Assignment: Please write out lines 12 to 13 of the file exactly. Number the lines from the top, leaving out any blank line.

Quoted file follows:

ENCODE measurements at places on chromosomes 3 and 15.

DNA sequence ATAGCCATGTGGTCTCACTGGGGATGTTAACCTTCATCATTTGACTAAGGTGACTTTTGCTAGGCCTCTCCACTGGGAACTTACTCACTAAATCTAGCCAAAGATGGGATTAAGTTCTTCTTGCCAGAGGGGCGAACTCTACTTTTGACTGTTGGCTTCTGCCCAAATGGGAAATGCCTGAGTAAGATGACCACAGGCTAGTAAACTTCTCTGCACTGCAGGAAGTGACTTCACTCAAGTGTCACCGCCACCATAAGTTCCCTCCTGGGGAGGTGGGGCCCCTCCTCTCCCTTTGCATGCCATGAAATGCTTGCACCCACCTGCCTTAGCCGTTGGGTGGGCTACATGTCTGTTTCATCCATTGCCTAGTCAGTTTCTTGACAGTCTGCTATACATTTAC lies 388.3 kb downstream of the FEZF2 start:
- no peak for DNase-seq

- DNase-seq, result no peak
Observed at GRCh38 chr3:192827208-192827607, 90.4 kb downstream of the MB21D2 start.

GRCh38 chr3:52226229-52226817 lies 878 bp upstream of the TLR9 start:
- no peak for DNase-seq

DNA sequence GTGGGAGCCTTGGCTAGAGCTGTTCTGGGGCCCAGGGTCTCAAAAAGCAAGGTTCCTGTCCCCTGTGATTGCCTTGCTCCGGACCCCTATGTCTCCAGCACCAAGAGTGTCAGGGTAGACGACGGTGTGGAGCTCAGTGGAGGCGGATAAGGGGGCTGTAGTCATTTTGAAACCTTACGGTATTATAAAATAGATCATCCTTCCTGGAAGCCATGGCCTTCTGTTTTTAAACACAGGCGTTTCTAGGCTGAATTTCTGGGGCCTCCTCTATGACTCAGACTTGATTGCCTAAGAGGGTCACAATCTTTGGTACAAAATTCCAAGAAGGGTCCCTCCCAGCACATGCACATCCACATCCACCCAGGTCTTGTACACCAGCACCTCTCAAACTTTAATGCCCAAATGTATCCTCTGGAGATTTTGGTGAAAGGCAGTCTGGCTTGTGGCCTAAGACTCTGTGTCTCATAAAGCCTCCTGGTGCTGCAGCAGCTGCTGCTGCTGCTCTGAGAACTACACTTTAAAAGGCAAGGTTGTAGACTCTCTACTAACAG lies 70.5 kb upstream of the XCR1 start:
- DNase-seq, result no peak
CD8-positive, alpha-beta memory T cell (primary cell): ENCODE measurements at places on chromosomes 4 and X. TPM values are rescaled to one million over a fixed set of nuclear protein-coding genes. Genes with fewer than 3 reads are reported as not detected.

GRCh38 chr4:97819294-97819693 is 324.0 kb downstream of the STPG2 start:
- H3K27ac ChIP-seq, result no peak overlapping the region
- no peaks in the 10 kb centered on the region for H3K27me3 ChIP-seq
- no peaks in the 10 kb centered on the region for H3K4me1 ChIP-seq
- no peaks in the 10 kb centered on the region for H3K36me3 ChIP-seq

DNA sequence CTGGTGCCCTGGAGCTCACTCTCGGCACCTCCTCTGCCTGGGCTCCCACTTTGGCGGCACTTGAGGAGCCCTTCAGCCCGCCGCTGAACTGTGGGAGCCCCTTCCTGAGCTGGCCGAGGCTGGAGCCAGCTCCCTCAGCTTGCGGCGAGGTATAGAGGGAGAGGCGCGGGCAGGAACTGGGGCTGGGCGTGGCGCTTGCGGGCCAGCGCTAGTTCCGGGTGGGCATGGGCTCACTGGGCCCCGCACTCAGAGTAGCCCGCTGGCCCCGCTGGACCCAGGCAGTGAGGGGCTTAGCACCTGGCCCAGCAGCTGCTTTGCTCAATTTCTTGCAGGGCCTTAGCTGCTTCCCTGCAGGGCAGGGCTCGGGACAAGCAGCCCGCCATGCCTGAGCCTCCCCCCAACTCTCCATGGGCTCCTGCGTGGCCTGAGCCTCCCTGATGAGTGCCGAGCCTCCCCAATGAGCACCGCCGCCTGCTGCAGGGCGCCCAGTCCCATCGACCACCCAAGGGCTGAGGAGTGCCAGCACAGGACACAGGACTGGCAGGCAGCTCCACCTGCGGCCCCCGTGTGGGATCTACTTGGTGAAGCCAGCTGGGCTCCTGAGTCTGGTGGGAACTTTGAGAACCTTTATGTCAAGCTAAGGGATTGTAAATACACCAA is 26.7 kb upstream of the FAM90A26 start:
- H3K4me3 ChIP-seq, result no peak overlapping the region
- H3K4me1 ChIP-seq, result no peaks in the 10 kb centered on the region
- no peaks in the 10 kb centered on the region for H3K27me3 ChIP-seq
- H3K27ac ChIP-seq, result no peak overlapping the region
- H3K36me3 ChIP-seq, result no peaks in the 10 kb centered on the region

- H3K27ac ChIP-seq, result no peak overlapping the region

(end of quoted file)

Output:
- H3K27ac ChIP-seq, result no peak overlapping the region
- no peaks in the 10 kb centered on the region for H3K27me3 ChIP-seq